March 10, 2000

New center set to diagnose, douse heartburn

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Dean John Chapman was king of the Coneheads at this year’s Cadaver Ball, where eccentric entertainment of the “Saturday Night Live” variety was the theme. Through songs, skits and dance, medical students spoofed a wide variety of subjects and themes. (photo by Mayhew Koellein)

New center set to diagnose, douse heartburn

Sufferers of gastroesophageal reflux disease (GERD) can now get one-stop diagnosis and treatment at Vanderbilt University Medical Center's newly formed Heartburn Center.

The new center gives patients the opportunity to be seen during one visit by both gastroenterologists and surgeons who frequently treat the disease.

Studies indicate that every day about 7 percent of the U.S. population experiences heartburn or exhibits other symptoms of GERD, and about 20 percent have at least weekly heartburn. Other symptoms of the disease can include vomiting, difficulty swallowing, and chronic coughing or wheezing.

“It’s a big problem. We estimate that there are about 150,000 people in the middle Tennessee area that have daily GERD symptoms requiring continuous medical therapy,” said. Dr. Michael D. Holzman, assistant professor of Surgery.

The good news is that the vast majority of people with heartburn and reflux problems can be easily treated, said Dr. Glenn M. Eisen, associate professor of Medicine in Gastroenterology.

"The problem is that very few people consider it a disease, but rather a nuisance and just live with it.”

The Heartburn Center offers a multidisciplinary approach to diagnosis and treatment.

“Obviously the vast majority of patients won’t need surgery,” Holzman said. “It takes a team approach to decipher who needs which treatment, and we provide every service.”

Eisen said that once someone is diagnosed with reflux, or typical heartburn, there is a step-care approach to treatment. For people who have infrequent heartburn about once a week, particularly after a big meal or alcohol consumption, the treatments usually include lifestyle modifications. These can include avoiding eating for at least several hours before bedtime, elevating the head of the bed for those who have symptoms while lying down, and avoiding foods known to cause stomach irritation or interference with the muscle action of the bottom of the esophagus.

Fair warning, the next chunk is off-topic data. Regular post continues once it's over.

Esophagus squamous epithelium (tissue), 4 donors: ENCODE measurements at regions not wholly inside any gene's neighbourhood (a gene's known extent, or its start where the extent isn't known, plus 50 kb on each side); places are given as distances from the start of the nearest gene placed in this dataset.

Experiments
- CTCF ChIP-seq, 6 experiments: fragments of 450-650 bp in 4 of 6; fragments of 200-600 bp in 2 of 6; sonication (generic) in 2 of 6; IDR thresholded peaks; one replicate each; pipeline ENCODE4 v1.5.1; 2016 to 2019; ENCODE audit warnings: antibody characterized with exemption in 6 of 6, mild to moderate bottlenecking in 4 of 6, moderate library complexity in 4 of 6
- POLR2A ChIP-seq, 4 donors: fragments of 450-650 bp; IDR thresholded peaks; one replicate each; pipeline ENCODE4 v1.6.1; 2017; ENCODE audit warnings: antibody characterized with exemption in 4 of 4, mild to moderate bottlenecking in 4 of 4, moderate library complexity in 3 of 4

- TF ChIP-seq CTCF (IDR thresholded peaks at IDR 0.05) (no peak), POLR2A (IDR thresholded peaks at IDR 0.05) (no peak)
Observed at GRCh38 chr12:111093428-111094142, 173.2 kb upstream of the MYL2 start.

“Lifestyle modifications don’t always work that well because patients generally don’t like to do them,” Eisen said. “It’s hard to get people to lead a monastic lifestyle because of occasional heartburn. They usually prefer medication therapy.”

Eisen says the simplest therapy for occasional heartburn is antacids. “The liquid form is usually better because it also coats the esophagus,” he said. “Antacids work the fastest but have very limited buffering ability.”

Patients with recurring symptoms need stronger therapy.

“The therapies we have for patients with more severe symptoms are H2 blockers, and another class of medications known as proton pump inhibitors,” Eisen said.

“The H2 blockers are available over-the-counter at half the dose of the prescription strength and they work for patients with occasional reflux, but are less effective for patients with recurrent symptoms,” he said.

Proton pump inhibitors are now the standard treatment for patients who experience regular heartburn or reflux symptoms. These medications are very effective in eliminating heartburn symptoms in about 90 percent of patients, Eisen said.

Eisen recommends an endoscopy for patients with chronic heartburn or reflux, especially those who have experienced alarm symptoms such as difficulty swallowing, vomiting blood, severe abdominal pain, or unexplained weight loss.

“These symptoms can permanently damage the esophagus. Also, there is a premalignant condition that is strongly associated with chronic reflux, called Barrett’s esophagus, which is a change in the lining of the bottom of the esophagus because of chronic acid damage,” Eisen said. “Barrett’s is associated with how long and how frequently the patient has had symptoms. Patients with a long history of reflux should be screened because this is a precancerous condition. They can then be enrolled in a surveillance program if necessary.”

For those patients whose disease cannot be successfully managed by medication, surgery presents an option.

“There are very few patients that don’t respond to the medication," Holzman said. "Population based studies indicate that about 1 percent of patients that have chronic heartburn may benefit from surgical intervention.”

Holzman describes the procedure, called Laparoscopic Nissen Fundoplication, or simply laparoscopic anti-reflux surgery, as one that requires experience on the part of the surgeon.

“It’s a difficult operation. What we do is make small incisions and laparoscopically take the uppermost part of the stomach and wrap it around the lower part of the esophagus to augment the esophageal sphincter," he said. “It creates an active mechanism. When your stomach is empty the wrap is loose, as your stomach gets full the wrap gets tighter.”

“Where the experience and judgment come in is that if the wrap isn’t tight enough the patient doesn’t get any benefit, and if it’s too tight the patient may not be able to swallow well.”

Holzman said success rates for the procedure are in the range of 90-95 percent. Vanderbilt surgeons have performed between 350-400 laparoscopic anti-reflux surgeries thus far. Patients receiving the laparoscopic procedure require an average of a one-day hospital stay.

For more information about GERD and the Heartburn Center call 615-322-4880 or visit their website at